Tuvalu – To save a woman's life
Uganda – To save a woman's life
Ukraine – No restriction
United Arab Emirates – To save a woman's life
United Kingdom – To preserve health/on socioeconomic grounds
United States – No restriction
Uruguay – No restriction
Uzbekistan – No restriction
Vanuatu – To preserve physical health
Venezuela – To save a woman's life
Vietnam – No restriction
Yemen – To save a woman's life
Zambia – To preserve health/on socioeconomic grounds
Zimbabwe – To preserve physical health

Is abortion legal in the UK?

In England, Scotland and Wales abortion has been a legal right since the Abortion Act was passed in 1967.

The termination is only legal when performed by a licensed medical professional (a doctor) and it must also be signed off by two other doctors.

Doctors in the UK have the right to refuse to sign off on your abortion if they have a moral objection to it, this can, unfortunately, mean needing to see more than two doctors to get the two signatures.

In Northern Ireland the Abortion Regulations 2020 allow access to abortions up to 12 weeks gestation.

The US state of Alabama signed into law tough anti-abortion legislation in May 2019.

What criterion needs to be met if you want to proceed with an abortion?

In order to be eligible for a termination one (or more) of the following conditions must be met:

  • That the pregnancy has not exceeded 24 weeks
  • The continuation of the pregnancy would involve risk to the life of the pregnant woman, more so than a termination
  • There is a substantial risk that if the child is born they would suffer mental or physical abnormalities
  • That the abortion is necessary to prevent permanent injury to the physical or mental health of the pregnant woman

Is it illegal to terminate due to financial/social needs or based on gender?

There are a number of reasons a woman might want to have an abortion.

These could be down to health, financial, career or relationship uncertainty.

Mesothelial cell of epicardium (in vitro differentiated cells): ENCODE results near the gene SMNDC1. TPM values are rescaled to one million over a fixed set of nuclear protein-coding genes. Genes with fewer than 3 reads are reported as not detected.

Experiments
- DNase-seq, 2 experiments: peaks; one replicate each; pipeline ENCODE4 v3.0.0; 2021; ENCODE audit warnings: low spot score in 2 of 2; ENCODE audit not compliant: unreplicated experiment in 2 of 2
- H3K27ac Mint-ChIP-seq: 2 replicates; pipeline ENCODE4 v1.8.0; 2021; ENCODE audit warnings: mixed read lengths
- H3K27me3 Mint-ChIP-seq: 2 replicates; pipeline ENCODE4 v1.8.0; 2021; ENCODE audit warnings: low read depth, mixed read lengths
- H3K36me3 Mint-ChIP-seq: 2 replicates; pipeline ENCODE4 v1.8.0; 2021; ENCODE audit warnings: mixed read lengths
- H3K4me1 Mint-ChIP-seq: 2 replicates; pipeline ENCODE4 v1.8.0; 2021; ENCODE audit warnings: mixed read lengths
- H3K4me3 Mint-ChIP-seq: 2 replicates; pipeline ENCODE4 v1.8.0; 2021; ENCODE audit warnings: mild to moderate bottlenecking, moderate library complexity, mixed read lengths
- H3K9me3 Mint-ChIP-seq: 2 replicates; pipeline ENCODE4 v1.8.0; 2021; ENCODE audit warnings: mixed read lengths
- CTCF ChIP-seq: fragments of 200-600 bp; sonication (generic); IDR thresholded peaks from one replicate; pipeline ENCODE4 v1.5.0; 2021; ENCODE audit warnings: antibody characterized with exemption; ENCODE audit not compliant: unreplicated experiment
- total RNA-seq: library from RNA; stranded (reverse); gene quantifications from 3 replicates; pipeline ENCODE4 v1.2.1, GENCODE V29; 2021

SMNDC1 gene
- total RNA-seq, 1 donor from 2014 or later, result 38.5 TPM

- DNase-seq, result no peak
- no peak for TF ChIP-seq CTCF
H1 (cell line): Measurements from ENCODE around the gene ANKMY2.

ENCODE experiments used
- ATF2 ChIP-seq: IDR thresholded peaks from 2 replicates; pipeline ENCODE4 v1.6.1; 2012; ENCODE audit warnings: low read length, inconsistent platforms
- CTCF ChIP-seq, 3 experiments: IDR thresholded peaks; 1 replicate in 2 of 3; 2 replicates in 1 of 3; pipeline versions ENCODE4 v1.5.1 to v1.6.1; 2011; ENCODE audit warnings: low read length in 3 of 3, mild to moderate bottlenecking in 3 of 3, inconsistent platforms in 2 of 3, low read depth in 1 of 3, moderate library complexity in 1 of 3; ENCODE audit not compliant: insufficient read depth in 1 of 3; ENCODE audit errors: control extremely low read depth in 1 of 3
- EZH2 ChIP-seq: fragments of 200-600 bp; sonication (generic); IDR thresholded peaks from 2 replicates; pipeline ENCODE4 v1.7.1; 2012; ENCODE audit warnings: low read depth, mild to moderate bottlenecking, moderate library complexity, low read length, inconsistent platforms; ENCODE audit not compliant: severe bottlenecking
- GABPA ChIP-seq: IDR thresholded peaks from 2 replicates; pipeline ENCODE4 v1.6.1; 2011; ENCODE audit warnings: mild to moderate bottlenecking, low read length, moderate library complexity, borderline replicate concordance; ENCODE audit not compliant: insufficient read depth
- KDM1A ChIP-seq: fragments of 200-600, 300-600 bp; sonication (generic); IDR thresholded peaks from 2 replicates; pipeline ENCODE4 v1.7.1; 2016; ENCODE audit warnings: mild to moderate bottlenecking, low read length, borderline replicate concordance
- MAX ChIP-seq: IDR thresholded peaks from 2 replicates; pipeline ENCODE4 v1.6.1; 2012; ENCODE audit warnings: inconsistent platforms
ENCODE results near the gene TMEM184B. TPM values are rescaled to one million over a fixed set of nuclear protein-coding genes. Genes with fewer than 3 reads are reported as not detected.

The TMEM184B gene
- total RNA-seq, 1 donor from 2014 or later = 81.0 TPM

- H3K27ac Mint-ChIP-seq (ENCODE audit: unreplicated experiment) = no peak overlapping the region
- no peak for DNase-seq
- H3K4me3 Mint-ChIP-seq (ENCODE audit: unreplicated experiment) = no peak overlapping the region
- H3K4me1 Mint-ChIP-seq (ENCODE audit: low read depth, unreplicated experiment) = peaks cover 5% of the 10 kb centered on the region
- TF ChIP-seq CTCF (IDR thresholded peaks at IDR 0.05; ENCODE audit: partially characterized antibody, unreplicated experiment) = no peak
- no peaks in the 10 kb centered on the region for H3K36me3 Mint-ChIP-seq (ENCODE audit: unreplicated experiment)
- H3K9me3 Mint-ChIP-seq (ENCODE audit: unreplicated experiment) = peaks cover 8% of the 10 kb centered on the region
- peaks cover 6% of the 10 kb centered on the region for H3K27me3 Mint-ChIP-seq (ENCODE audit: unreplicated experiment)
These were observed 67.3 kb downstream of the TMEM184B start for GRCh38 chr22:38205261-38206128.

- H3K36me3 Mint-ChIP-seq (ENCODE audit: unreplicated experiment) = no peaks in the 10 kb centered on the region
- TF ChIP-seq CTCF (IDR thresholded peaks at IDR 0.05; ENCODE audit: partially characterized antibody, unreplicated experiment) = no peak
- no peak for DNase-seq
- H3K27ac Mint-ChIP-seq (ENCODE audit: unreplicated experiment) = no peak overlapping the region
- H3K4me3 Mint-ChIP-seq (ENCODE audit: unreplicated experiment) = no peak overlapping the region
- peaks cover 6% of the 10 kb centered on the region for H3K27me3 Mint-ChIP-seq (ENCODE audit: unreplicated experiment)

Clare Murphy, of the British Pregnancy Advisory Service told The Times: "There are a variety of reasons why women are choosing to delay motherhood and have smaller families.

“These include financial instability, desire to progress at work, and the ever-increasing cost of raising a child.”

Further data revealed that 18,000 fewer babies were conceived in 2019 compared with the year before – the largest decrease in a decade.

A dramatic drop in the number of teen pregnancies accounted for most of the reduction, the ONS data found.

How do you get an abortion?

Abortions are only legal (and as safe as possible) if carried out by a licensed medical practitioner.

There are three main ways to do this free of charge through the NHS:

  • Speak to your GP and ask for a referral to an abortion service – your GP should refer you to another doctor if they have any objections to abortion
  • Visit a contraception clinic, family planning clinic, sexual health clinic or genitourinary medicine (GUM) clinic and ask for a referral to an abortion service
  • Contact an abortion provider directly – the British Pregnancy Advisory Service (BPAS), Marie Stopes UK and the National Unplanned Pregnancy Advisory Service (NUPAS) can tell you about eligibility and services in your area

During the coronavirus pandemic, hundreds of women were able to get abortions at home in the US.

The telemedicine abortion trend was already growing in the US before the outbreak, after a crackdown by some states saw access to care restricted, with many clinics forced to close.

The program sends women – who must be 10 weeks pregnant or less – abortion pills by mail to take on their own, after a video consultation with a certified doctor.

What happens next?

Before having an abortion an appointment to discuss the decision and the details is booked.

Generally, there are two options:

  • A medical abortion – you take two medications 24 to 48 hours apart to induce a miscarriage
  • Surgical abortion – you have a minor procedure to end the pregnancy and go home soon after

What are the potential risks of having an abortion?

Abortions are safest if carried out early on in the pregnancy.

Most women won’t experience any problems and having a termination will not affect future fertility.

There are however risks, such as:

  • Infection of the womb
  • Excessive bleeding
  • Damage to the womb or the entrance (cervix)